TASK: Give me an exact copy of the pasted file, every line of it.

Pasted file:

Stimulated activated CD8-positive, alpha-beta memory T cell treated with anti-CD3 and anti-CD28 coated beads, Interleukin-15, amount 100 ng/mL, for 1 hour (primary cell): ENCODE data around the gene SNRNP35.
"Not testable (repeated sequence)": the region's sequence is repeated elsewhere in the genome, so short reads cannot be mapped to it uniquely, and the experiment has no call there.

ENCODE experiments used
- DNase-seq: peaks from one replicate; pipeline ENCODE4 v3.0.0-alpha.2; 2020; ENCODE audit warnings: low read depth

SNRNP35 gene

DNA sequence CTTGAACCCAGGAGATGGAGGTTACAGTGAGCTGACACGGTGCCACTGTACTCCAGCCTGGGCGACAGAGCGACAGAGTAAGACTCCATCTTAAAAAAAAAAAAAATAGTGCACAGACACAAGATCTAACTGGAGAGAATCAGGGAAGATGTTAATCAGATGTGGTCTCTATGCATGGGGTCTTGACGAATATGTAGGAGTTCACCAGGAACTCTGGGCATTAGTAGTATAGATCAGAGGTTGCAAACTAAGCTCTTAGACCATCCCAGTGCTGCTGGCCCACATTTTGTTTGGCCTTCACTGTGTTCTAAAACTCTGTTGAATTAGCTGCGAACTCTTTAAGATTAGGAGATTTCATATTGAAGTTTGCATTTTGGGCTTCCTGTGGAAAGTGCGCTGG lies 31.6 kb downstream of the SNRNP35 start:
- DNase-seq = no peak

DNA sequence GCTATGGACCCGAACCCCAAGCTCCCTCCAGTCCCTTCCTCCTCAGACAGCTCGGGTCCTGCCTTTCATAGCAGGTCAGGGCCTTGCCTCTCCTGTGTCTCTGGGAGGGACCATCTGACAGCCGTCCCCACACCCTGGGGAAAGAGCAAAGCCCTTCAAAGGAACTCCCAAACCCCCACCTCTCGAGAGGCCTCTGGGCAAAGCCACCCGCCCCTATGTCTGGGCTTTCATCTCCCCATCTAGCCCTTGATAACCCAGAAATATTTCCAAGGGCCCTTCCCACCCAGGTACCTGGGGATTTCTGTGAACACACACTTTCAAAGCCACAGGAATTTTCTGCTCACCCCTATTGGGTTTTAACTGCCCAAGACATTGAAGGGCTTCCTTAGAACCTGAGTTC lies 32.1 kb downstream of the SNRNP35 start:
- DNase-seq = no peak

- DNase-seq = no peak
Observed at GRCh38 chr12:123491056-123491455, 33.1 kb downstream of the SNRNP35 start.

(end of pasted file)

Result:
Stimulated activated CD8-positive, alpha-beta memory T cell treated with anti-CD3 and anti-CD28 coated beads, Interleukin-15, amount 100 ng/mL, for 1 hour (primary cell): ENCODE data around the gene SNRNP35.
"Not testable (repeated sequence)": the region's sequence is repeated elsewhere in the genome, so short reads cannot be mapped to it uniquely, and the experiment has no call there.

ENCODE experiments used
- DNase-seq: peaks from one replicate; pipeline ENCODE4 v3.0.0-alpha.2; 2020; ENCODE audit warnings: low read depth

SNRNP35 gene

DNA sequence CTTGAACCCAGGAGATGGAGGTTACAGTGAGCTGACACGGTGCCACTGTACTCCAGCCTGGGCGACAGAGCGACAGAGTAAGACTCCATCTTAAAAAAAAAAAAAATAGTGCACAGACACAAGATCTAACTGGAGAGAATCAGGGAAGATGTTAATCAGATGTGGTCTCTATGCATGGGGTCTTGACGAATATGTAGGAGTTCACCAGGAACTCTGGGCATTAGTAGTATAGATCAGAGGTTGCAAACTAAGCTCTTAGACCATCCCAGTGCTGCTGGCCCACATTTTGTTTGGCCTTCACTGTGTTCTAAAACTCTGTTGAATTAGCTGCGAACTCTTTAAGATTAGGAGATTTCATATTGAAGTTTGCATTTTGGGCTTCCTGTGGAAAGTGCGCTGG lies 31.6 kb downstream of the SNRNP35 start:
- DNase-seq = no peak

DNA sequence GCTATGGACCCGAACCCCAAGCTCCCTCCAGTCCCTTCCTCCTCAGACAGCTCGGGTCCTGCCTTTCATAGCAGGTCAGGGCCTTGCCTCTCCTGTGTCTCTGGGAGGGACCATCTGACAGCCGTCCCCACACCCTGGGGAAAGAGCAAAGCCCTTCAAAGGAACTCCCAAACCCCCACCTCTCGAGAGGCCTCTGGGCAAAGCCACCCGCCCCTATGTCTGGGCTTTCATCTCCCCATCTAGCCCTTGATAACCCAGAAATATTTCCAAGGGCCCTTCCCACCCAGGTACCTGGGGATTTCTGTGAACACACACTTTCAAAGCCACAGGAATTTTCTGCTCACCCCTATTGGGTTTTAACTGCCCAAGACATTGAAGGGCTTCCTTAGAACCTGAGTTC lies 32.1 kb downstream of the SNRNP35 start:
- DNase-seq = no peak

- DNase-seq = no peak
Observed at GRCh38 chr12:123491056-123491455, 33.1 kb downstream of the SNRNP35 start.